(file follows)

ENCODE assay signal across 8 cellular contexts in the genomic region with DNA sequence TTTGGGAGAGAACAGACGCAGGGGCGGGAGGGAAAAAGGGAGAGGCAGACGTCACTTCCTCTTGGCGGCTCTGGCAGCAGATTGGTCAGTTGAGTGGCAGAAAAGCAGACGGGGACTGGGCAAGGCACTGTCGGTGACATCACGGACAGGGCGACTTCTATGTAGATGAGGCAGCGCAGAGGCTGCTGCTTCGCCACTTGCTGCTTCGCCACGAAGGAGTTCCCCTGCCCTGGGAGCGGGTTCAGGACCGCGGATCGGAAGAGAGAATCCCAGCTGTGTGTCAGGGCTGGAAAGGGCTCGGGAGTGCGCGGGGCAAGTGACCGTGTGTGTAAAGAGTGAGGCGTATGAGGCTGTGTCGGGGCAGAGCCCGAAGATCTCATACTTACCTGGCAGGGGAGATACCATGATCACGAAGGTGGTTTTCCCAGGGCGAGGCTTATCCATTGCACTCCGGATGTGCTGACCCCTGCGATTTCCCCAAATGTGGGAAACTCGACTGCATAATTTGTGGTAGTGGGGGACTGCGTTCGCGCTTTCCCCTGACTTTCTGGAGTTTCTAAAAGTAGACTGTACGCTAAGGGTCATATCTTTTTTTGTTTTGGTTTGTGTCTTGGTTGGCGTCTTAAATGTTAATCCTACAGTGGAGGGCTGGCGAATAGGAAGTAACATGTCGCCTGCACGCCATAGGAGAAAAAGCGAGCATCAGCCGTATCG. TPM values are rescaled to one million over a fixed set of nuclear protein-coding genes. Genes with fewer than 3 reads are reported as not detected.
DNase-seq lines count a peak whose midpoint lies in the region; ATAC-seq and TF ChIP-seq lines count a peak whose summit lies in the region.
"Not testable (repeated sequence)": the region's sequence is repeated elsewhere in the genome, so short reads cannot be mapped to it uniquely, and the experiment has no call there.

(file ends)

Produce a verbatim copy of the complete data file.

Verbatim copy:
ENCODE assay signal across 8 cellular contexts in the genomic region with DNA sequence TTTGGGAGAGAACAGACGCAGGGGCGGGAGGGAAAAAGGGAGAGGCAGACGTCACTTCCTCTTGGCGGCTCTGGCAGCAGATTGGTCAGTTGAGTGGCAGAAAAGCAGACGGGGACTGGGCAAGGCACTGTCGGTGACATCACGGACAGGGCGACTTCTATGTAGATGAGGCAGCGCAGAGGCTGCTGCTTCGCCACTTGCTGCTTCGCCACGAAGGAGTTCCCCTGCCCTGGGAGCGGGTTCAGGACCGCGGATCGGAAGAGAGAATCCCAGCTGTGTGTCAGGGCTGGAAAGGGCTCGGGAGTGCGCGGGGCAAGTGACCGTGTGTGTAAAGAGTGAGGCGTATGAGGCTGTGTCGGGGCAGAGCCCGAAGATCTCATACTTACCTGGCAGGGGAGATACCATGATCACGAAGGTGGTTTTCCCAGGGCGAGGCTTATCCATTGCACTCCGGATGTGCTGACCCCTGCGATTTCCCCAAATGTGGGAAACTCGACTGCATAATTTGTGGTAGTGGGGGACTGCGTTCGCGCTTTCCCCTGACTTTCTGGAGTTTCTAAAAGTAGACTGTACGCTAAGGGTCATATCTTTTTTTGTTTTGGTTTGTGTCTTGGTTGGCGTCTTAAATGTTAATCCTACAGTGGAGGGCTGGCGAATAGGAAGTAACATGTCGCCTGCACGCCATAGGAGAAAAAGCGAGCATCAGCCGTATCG. TPM values are rescaled to one million over a fixed set of nuclear protein-coding genes. Genes with fewer than 3 reads are reported as not detected.
DNase-seq lines count a peak whose midpoint lies in the region; ATAC-seq and TF ChIP-seq lines count a peak whose summit lies in the region.
"Not testable (repeated sequence)": the region's sequence is repeated elsewhere in the genome, so short reads cannot be mapped to it uniquely, and the experiment has no call there.